Following the passing of the Human Rights Act in the UK and where a breach of a Convention right was alleged, the British courts were now required to use the criterion or test of proportionality to assess whether there had in fact been a breach.
In one of the early cases taken after the coming into force of the Act, Daly v. The Home Secretary,15 Lord Steyn said in the House of Lords that the new test required “the reviewing court to assess the balance which the decision maker has struck, not merely whether it was within the range of rational or reasonable decisions.” He added that this “may require attention to be directed to the relative weight accorded to interests and considerations”
In the case of Baiai v. The Home Secretary16 in 2006, Silber J. in the High Court summarised with approval the test that Lord Steyn had set out in Daly, which required the court to consider whether:
“(i) the legislative objective is sufficiently important to justify limiting a fundamental right;
(ii) the measures designed to meet the legislative objective are rationally connected to it; and
(iii) the means used to impair the right or freedom are no more than is necessary to accomplish the objective.”
Since Daly there has been animated debate among UK lawyers about whether the courts in Judicial Review cases are entitled to review the merits of the impugned decision and the degree of deference that should be accorded to decision makers, but there is no doubt that as Lord Justice Laws said in the Court of Appeal in the case of Huang v. The Home Secretary17 in 2005: “In the new [post Human Rights Act] world the decision maker is obliged to accord decisive weight to the requirements of pressing social need and proportionality.” Effectively, in this new world, the reviewing court must assess whether the decision maker has fulfilled this obligation.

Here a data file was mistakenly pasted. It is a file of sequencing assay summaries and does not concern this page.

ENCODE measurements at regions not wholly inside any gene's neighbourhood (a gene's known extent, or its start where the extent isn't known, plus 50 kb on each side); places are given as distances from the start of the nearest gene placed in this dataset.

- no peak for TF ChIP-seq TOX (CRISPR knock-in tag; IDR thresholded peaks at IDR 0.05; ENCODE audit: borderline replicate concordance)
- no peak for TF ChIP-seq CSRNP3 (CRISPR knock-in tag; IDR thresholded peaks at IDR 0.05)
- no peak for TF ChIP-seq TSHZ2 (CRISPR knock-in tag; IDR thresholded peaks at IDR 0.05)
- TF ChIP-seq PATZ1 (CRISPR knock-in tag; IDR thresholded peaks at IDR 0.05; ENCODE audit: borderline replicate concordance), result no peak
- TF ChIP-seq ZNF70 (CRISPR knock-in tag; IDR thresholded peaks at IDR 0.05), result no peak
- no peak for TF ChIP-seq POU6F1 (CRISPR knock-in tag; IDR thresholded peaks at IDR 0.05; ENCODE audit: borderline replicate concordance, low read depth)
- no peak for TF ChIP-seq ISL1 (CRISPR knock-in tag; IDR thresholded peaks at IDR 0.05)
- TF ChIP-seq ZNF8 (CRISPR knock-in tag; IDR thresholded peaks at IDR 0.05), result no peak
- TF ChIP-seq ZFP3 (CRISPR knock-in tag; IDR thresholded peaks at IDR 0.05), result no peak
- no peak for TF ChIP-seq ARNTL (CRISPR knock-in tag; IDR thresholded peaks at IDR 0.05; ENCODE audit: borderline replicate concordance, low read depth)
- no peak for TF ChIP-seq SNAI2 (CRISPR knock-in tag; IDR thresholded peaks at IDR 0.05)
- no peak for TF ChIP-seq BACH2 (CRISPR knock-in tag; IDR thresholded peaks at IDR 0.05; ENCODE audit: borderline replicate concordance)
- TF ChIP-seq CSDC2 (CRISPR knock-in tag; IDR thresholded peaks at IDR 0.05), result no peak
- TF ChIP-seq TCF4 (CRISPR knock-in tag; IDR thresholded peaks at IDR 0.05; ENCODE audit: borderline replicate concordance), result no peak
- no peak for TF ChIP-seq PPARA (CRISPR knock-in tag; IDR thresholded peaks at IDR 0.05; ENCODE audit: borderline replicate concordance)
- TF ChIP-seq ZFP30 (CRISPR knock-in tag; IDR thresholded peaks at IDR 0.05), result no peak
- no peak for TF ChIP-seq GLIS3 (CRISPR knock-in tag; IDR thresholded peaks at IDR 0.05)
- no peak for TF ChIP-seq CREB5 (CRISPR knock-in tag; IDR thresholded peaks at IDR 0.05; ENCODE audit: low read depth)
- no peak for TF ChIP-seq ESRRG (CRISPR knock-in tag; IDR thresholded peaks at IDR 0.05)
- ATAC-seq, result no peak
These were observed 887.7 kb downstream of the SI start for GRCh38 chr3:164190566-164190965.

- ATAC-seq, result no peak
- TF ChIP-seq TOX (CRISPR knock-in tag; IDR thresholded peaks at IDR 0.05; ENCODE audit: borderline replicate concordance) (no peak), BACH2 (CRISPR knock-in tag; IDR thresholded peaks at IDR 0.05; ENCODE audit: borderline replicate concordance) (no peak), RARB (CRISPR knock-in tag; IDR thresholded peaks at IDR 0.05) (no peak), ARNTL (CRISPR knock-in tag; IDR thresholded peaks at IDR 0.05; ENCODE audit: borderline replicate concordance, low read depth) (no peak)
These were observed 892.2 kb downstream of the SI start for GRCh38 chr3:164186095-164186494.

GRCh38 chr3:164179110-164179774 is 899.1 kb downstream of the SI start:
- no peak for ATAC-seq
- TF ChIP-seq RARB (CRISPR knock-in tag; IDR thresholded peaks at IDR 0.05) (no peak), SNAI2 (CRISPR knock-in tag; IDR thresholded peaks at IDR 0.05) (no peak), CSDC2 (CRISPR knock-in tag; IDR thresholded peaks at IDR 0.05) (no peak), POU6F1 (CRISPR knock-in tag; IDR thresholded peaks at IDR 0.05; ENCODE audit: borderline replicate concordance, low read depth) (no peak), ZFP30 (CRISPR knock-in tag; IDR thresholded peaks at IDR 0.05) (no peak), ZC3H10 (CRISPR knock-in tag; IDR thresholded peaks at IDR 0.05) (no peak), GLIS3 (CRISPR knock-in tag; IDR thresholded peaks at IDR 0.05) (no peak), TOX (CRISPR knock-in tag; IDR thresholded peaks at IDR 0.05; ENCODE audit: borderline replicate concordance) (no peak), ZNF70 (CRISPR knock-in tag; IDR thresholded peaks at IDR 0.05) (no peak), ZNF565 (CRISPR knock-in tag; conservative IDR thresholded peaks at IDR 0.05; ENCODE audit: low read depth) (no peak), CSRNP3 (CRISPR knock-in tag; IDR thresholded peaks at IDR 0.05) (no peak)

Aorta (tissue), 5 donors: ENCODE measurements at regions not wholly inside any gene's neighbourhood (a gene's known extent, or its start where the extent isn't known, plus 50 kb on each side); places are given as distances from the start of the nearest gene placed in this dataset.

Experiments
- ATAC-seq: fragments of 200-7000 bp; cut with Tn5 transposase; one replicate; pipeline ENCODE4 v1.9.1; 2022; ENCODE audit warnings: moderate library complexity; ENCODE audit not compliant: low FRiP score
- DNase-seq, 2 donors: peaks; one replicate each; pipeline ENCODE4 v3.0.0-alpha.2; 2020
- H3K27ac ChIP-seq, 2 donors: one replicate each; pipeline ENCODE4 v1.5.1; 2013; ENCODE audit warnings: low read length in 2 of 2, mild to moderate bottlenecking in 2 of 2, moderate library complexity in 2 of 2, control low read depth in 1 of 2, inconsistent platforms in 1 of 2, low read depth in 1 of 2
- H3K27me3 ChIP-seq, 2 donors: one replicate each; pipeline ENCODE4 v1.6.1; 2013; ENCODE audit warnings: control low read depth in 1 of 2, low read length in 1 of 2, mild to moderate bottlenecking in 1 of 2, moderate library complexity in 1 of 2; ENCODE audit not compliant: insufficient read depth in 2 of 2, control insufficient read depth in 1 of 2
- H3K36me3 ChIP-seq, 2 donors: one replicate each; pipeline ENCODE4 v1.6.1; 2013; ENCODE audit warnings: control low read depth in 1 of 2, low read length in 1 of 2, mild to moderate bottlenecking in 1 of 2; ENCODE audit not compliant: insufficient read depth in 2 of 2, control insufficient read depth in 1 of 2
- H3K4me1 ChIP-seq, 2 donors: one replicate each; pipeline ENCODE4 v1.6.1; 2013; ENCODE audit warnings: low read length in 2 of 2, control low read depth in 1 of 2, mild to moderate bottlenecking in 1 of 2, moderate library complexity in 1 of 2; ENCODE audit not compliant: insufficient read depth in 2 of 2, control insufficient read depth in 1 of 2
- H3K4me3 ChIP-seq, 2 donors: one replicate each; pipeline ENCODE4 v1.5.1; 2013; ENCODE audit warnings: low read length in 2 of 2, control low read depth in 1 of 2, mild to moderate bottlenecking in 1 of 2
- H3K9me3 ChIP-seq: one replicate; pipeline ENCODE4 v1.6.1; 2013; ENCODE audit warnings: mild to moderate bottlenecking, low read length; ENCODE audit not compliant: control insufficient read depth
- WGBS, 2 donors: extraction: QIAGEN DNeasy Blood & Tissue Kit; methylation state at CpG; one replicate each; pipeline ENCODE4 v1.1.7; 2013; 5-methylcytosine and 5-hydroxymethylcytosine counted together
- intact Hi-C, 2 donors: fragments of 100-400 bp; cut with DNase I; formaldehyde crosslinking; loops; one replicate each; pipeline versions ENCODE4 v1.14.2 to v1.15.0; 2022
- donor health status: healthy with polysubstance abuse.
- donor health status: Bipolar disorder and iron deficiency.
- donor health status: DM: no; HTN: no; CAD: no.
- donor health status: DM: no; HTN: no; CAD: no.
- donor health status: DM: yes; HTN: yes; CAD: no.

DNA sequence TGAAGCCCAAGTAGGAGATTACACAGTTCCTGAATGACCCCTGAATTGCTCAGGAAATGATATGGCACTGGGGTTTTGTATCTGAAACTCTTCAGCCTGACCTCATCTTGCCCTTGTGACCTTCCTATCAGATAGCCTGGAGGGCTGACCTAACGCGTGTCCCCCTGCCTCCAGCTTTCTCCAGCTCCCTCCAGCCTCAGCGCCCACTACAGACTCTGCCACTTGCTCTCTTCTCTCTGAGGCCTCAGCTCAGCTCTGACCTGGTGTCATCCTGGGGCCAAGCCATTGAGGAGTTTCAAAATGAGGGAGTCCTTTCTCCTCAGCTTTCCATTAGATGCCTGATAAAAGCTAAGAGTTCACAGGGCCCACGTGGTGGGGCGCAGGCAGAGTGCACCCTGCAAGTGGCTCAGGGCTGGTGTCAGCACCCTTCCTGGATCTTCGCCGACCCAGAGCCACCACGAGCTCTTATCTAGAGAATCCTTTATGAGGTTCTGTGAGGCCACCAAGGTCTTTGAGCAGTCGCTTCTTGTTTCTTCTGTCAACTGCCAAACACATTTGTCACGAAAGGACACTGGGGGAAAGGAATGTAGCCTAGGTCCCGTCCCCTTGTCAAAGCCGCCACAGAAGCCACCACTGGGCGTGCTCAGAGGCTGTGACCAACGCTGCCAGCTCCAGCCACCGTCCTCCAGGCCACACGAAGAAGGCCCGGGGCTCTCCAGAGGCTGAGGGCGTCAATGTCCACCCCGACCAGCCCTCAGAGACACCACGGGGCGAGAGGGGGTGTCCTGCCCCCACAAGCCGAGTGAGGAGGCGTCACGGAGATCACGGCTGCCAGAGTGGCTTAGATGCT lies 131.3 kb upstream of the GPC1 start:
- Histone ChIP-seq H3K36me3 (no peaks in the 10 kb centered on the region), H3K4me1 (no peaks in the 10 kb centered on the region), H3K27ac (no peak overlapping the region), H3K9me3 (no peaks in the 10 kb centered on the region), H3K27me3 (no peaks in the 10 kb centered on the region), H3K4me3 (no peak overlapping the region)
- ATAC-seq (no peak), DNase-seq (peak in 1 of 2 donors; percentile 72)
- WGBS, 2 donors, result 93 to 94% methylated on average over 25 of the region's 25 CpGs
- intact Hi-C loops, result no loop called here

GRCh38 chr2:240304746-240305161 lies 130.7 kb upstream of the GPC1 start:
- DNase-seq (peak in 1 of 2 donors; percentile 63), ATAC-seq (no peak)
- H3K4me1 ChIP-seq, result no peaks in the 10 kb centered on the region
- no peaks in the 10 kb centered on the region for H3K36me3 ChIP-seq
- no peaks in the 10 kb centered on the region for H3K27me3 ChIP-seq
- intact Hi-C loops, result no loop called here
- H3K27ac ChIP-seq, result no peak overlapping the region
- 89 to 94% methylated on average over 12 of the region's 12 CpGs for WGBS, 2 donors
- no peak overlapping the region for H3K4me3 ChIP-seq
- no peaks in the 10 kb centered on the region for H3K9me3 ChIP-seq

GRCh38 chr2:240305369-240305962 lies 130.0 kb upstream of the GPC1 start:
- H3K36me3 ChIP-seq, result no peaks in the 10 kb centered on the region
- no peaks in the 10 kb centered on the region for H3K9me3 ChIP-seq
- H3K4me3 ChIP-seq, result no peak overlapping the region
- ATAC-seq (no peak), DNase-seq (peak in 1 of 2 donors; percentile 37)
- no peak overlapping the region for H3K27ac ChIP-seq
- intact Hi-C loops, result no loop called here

It seems likely that the Irish courts will have to follow a fairly similar course when Convention issues begin to come before them in significant numbers.
The recent (May 2007) decision by the UK Court of Appeal in the Baiai case (already referred to) gives an illustration of how the proportionality test works in practice.18
The case concerned a provision of UK asylum and immigration law that required non-EEA nationals who did not have a right to residence in the UK to obtain the permission of the Home Secretary to get married. The scheme was intended to stop marriages of convenience aimed at securing leave to remain in the UK. The applicants challenged the provision on the basis that it was in breach of Article 12 of the European Convention
15 R(Daly) v. Secretary of State for the Home Department  UKHL
16 Baiai & Others v. Secretary of State for the Home Department  EWHC 823
17 Huang v. Secretary of State for the Home Department  EWCA Civ 105
18 Secretary of State for the Home Department v. Baiai & Others  EWCA Civ 478; 1 WLR 693